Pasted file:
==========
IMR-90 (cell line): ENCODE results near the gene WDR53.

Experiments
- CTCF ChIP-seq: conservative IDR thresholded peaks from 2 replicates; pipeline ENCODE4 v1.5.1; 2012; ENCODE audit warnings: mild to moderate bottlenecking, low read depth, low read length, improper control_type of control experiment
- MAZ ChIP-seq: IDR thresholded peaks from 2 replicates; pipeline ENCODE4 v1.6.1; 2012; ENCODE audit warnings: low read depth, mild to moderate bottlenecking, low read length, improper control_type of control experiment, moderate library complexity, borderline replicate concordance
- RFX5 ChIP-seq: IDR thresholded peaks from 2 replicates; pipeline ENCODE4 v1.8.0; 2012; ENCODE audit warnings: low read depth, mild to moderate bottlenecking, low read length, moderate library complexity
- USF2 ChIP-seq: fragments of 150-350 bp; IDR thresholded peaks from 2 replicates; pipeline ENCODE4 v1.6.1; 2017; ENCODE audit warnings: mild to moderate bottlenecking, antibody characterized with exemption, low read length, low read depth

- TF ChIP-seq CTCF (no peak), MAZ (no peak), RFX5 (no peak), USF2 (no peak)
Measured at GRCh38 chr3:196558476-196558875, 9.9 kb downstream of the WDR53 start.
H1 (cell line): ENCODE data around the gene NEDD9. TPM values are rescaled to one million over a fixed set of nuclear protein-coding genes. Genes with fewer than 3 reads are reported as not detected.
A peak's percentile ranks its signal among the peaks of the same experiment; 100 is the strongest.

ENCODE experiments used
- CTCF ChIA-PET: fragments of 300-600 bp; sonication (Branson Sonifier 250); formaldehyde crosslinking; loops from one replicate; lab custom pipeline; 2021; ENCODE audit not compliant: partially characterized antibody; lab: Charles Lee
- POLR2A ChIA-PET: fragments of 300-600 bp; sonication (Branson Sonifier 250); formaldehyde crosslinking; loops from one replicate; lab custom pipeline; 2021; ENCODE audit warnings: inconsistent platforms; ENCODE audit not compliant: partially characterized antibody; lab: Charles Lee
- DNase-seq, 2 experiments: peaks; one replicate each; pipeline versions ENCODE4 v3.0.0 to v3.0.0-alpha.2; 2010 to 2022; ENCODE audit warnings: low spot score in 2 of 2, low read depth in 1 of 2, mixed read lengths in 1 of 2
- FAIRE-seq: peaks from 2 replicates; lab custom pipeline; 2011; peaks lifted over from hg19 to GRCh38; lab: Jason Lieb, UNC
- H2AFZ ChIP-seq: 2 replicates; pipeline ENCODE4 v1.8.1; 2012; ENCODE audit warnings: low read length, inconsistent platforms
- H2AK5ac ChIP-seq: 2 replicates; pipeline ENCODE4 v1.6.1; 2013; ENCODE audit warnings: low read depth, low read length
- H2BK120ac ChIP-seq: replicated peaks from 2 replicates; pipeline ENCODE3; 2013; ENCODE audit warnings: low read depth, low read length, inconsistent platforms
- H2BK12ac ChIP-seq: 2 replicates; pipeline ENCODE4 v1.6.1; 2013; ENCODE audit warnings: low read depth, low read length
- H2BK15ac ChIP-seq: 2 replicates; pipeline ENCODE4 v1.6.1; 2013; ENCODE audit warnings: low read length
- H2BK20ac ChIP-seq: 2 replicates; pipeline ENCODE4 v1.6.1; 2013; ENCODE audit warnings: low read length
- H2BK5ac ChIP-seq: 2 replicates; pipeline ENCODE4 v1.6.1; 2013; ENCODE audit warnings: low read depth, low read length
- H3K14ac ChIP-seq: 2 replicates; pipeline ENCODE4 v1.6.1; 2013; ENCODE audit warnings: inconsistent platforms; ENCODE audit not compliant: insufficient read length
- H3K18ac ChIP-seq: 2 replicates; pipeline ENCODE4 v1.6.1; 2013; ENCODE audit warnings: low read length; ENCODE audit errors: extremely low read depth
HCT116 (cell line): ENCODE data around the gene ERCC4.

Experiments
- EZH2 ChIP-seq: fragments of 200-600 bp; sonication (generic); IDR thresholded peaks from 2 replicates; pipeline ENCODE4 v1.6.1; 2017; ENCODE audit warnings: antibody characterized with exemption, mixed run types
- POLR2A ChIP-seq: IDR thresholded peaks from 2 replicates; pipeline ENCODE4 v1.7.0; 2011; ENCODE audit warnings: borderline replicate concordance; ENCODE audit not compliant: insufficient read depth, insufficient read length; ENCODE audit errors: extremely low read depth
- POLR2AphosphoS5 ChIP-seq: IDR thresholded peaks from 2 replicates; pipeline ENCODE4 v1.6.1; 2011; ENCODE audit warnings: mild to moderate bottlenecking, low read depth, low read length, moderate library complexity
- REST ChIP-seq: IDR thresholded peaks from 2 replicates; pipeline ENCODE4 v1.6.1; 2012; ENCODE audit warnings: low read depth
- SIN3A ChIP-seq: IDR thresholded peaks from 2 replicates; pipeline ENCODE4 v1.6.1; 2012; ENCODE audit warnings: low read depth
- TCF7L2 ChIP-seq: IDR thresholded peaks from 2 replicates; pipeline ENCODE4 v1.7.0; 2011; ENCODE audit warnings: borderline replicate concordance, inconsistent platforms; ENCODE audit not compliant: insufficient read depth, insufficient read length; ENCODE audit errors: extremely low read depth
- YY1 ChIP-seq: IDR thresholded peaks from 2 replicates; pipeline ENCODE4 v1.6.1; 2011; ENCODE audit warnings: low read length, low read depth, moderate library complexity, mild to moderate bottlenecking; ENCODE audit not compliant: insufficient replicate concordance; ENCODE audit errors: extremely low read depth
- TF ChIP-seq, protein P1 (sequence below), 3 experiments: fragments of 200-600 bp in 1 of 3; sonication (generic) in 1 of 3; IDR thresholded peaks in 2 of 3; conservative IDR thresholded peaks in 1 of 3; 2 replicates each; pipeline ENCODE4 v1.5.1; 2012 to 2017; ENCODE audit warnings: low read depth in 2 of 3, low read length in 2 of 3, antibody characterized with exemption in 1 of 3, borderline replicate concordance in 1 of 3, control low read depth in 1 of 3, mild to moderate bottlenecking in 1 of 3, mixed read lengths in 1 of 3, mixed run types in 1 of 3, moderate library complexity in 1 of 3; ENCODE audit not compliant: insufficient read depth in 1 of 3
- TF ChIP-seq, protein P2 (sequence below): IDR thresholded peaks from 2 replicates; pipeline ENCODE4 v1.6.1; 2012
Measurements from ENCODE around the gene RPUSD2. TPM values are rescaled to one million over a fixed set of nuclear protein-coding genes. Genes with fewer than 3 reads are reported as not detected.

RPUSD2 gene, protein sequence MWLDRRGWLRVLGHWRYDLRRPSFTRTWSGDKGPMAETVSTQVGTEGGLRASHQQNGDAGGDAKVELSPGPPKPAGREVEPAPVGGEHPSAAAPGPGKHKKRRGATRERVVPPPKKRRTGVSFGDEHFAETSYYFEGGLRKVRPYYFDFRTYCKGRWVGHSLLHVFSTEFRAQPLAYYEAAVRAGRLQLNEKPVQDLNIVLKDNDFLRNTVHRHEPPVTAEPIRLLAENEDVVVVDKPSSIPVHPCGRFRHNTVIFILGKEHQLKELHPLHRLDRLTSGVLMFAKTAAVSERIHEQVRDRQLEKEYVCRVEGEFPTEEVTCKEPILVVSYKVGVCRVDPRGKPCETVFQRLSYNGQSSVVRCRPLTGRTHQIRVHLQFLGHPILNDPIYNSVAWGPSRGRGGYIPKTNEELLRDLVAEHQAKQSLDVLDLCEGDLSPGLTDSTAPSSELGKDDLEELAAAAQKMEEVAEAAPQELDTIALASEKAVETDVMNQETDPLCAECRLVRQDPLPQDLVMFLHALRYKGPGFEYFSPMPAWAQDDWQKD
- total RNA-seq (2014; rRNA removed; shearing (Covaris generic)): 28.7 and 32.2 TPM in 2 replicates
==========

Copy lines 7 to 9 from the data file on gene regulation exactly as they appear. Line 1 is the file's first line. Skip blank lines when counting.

- TF ChIP-seq CTCF (no peak), MAZ (no peak), RFX5 (no peak), USF2 (no peak)
Measured at GRCh38 chr3:196558476-196558875, 9.9 kb downstream of the WDR53 start.
H1 (cell line): ENCODE data around the gene NEDD9. TPM values are rescaled to one million over a fixed set of nuclear protein-coding genes. Genes with fewer than 3 reads are reported as not detected.